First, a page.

This is a note to all companies or projects or people considering working on some sort of  systems administration tool or platform or interface.

USE PYTHON

Here’s why:

Red Hat

Canonical

Sun

Google

These companies use python for an OVERWHELMING number of items in their sysadmin/build/deploy/maintenance tooling. A massive amount of their code is already in python. They can work with it, you can import their modules, and you don’t have to yet another frelling language installed just to maintain your systems.

So when confronted with a choice of a language don’t think about it anymore than python.

It has made me grumpy when folks don’t completely explain what yum does when it encounters two pkgs providing the same dep and how it decides which one to use. Today someone called me on complaining about something when I’ve not explained it thoroughly myself.

so:

http://yum.baseurl.org/wiki/CompareProviders

Thanks to James Antill and Ray Strode for adding clarification and details.

hard problem

May 12, 2010

long conversation tonight w/a friend about how to verifiably/cryptographically trust the data from a network based database or service.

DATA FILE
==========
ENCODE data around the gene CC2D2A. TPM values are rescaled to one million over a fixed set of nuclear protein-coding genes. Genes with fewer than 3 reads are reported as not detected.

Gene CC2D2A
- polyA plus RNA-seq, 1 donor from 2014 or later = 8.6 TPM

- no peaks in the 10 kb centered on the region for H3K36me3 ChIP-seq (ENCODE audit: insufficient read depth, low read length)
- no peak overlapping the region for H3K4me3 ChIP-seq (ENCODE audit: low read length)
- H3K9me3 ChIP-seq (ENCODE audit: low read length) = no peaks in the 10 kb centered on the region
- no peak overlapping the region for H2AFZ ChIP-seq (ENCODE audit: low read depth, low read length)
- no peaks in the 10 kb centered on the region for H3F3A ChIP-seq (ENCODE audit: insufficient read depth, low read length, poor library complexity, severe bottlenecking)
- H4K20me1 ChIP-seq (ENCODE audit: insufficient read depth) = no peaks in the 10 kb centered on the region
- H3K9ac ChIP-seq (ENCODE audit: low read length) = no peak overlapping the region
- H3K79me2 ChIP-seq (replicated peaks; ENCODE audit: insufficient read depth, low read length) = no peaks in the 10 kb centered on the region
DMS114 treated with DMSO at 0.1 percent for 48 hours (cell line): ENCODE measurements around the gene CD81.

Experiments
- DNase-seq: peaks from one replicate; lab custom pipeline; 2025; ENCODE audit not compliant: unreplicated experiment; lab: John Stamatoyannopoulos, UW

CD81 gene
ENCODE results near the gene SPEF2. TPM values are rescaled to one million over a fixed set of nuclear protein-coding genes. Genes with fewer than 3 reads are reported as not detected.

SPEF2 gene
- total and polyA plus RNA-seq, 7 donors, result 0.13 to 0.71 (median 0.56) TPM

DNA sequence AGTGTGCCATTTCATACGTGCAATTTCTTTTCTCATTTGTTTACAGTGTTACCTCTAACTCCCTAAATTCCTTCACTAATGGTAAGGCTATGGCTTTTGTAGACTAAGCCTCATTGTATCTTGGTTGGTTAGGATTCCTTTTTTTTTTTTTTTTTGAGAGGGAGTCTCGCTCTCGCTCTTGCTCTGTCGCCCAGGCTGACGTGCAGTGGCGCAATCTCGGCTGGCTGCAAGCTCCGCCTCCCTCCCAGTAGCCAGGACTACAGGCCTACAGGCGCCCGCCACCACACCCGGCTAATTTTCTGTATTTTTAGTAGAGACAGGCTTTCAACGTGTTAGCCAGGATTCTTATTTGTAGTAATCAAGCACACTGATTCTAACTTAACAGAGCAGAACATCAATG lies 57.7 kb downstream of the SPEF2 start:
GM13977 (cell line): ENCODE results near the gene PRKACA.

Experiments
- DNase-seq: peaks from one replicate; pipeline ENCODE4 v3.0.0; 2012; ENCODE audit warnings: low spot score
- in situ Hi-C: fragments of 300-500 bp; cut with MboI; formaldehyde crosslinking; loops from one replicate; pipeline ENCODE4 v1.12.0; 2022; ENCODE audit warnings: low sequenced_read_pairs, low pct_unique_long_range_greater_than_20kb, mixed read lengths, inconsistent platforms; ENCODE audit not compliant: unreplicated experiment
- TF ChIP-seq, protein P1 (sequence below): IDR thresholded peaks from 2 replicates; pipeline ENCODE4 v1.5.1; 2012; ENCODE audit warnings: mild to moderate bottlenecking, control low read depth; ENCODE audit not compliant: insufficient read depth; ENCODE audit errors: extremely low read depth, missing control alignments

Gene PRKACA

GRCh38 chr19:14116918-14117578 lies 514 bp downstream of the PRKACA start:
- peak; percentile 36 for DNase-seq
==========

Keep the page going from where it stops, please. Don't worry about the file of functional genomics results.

It seems like if you move data you could cryptographically sign for trust to a service on the network – you can no longer trust the data itself. You can trust the server the service is running on – but not the service nor the data itself.

This is essentially the – “how do we do depsolving w/o having everyone download a copy of the repodata” problem.

Or put another way – our package repos are growing w/o bound and the metadata per package is also growing – since we cannot ask everyone to download a massive copy of the repodata as it increases in size, how can we get the same results, we can trust, from a service or an app.

I think the answer is essentially, we cannot.

At best we can trust the SERVER the service is running on by trusting an SSL cert – but we cannot verify the data we get back is valid.

Fedora is a garden.

Right now we let almost anyone help out in the garden. If you have a spade and something to plant, you can dig in. This is not a bad thing at all. The problem is we have a finite amount of land and we have one patch in the front which is what we want everyone to see first when they come in and to think of first when they think of the fedora gardens.